What’s the best way to deal with rude customers who are also big spenders?

Bob Sutton, the Stanford business professor who penned the 2007 bestseller The No Asshole Rule has noted, on average, the more well-educated, wealthier, and more prestigious people are, the worse they behave. These people are often your best customers. There is, of course, a wide range of jerks, from the clueless who are so wrapped up in themselves they aren’t aware of the offense they give to the out-and-out nasty who seem to take pleasure in demeaning people. When you signal to the former that their behavior is making you or a staff member uncomfortable, they will often act in surprise and modify it. As for the genuine a-holes, Sutton acknowledges it’s a tough situation for a small business owner, especially when one customer can make the difference between a good week and a bad one. In such instances, he recommends a form of sucking it up, but using a mental survival trick to maintain your cool and your self-respect. It’s called temporal distancing. The idea is to try to frame the engagement almost as if you aren’t present, as if you’re watching it from a day later, or a week later and looking back at what’s happening. A similar approach is to pretend you’re a social scientist who has come across a special specimen and thinks: “Oh, what a fascinating subject or specimen. I can’t believe how lucky I am to see this close up.” The idea is not to get dragged into the point where you react emotionally or take it personally. Sutton adds there is an unwritten belief among print service providers that such clients be levied an “asshole tax.” “The nastier you are, the more money you end up paying and the worse people you have serving you,” he says. Yes, suck it up if you have no choice. But make sure you walk away from the encounter on top.

I can’t keep a check on my emotions in high-pressure business situations. Any suggestions?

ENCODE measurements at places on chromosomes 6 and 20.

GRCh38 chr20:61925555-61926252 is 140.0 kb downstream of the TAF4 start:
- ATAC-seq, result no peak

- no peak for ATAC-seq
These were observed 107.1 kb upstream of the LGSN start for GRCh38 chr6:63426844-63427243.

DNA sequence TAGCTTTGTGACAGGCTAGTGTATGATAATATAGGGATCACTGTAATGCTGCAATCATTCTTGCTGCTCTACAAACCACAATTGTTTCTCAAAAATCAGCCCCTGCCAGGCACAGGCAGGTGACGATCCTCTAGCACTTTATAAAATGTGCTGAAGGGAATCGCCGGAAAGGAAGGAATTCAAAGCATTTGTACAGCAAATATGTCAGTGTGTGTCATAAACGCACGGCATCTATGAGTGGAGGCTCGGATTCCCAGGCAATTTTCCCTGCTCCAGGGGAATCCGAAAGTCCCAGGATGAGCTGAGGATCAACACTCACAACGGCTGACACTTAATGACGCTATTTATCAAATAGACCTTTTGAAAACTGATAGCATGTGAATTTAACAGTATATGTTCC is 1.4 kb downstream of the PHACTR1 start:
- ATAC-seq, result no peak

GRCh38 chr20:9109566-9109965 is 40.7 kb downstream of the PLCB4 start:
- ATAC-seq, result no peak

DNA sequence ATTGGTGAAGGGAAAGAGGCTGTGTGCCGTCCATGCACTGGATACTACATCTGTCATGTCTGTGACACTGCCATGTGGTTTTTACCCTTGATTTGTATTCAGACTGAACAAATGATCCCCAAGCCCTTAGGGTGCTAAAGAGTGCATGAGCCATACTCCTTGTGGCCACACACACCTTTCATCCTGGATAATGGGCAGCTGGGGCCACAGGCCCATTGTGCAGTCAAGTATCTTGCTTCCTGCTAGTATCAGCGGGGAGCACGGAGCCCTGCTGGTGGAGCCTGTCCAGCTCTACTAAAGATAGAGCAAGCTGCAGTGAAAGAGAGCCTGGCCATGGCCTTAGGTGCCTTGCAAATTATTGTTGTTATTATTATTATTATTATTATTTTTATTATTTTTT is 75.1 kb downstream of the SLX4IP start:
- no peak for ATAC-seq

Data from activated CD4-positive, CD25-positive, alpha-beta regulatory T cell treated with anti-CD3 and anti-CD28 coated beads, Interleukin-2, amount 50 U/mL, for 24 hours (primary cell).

Instead of telling yourself to calm down – the conventional approach – turn the dial in the other direction, says Harvard Business School’s Alison Wood Brooks. Reframe that nervousness as excitement. So, instead of saying “I’m nervous about making this pitch,” say “I’m excited about making this pitch.” Writing in Harvard Magazine, Brooke says it works because nervousness and excitement are similar. They’re both high arousal emotions; it’s just that one is negative and the other is positive

There’s a lot of stuff online about how to boost your Google ranking. But in 2022, what should we focus on?

In the Google universe, you are what you “EAT,” says Andrea Hill of Hill Management Group. Google will determine where your website ranks by your online demonstrations of expertise, authoritativeness, and trustworthiness (“EAT”). “So, make sure you prove yourself on your website. Your policies, content, and the quality of what you sell all count when it comes to your ranking,” says Hill. One simple way to begin demonstrating EAT while producing relevant content is with a question-and-answer page. Another page to check and update periodically is your About Us page (adding information about new staff members, for example). The second key thing is to be consistent with all your store information, especially the basic stuff like store name, address details, and phone numbers – it needs to be exactly the same everywhere.